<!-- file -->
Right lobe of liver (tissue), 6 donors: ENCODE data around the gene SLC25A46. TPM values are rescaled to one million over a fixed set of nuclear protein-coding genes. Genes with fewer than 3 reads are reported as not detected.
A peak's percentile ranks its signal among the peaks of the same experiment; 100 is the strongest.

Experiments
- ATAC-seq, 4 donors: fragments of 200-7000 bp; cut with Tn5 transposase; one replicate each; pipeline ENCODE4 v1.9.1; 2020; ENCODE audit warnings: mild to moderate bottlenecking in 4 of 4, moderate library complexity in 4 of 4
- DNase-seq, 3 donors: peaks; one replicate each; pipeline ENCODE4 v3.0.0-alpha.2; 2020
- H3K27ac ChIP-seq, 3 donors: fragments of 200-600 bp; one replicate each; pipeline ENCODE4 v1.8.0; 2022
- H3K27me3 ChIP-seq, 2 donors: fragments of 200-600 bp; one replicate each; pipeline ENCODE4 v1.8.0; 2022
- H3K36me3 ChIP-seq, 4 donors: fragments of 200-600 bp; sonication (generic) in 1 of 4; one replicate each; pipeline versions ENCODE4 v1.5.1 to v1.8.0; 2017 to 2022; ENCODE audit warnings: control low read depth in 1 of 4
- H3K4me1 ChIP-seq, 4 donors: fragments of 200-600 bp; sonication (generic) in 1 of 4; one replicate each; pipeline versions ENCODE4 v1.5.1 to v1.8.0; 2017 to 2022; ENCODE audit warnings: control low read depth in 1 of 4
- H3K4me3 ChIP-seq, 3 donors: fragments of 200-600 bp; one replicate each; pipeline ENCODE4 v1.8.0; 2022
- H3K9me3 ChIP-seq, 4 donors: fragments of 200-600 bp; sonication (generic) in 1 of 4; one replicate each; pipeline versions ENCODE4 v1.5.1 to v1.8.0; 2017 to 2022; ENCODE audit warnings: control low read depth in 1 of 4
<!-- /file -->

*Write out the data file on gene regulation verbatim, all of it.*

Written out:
Right lobe of liver (tissue), 6 donors: ENCODE data around the gene SLC25A46. TPM values are rescaled to one million over a fixed set of nuclear protein-coding genes. Genes with fewer than 3 reads are reported as not detected.
A peak's percentile ranks its signal among the peaks of the same experiment; 100 is the strongest.

Experiments
- ATAC-seq, 4 donors: fragments of 200-7000 bp; cut with Tn5 transposase; one replicate each; pipeline ENCODE4 v1.9.1; 2020; ENCODE audit warnings: mild to moderate bottlenecking in 4 of 4, moderate library complexity in 4 of 4
- DNase-seq, 3 donors: peaks; one replicate each; pipeline ENCODE4 v3.0.0-alpha.2; 2020
- H3K27ac ChIP-seq, 3 donors: fragments of 200-600 bp; one replicate each; pipeline ENCODE4 v1.8.0; 2022
- H3K27me3 ChIP-seq, 2 donors: fragments of 200-600 bp; one replicate each; pipeline ENCODE4 v1.8.0; 2022
- H3K36me3 ChIP-seq, 4 donors: fragments of 200-600 bp; sonication (generic) in 1 of 4; one replicate each; pipeline versions ENCODE4 v1.5.1 to v1.8.0; 2017 to 2022; ENCODE audit warnings: control low read depth in 1 of 4
- H3K4me1 ChIP-seq, 4 donors: fragments of 200-600 bp; sonication (generic) in 1 of 4; one replicate each; pipeline versions ENCODE4 v1.5.1 to v1.8.0; 2017 to 2022; ENCODE audit warnings: control low read depth in 1 of 4
- H3K4me3 ChIP-seq, 3 donors: fragments of 200-600 bp; one replicate each; pipeline ENCODE4 v1.8.0; 2022
- H3K9me3 ChIP-seq, 4 donors: fragments of 200-600 bp; sonication (generic) in 1 of 4; one replicate each; pipeline versions ENCODE4 v1.5.1 to v1.8.0; 2017 to 2022; ENCODE audit warnings: control low read depth in 1 of 4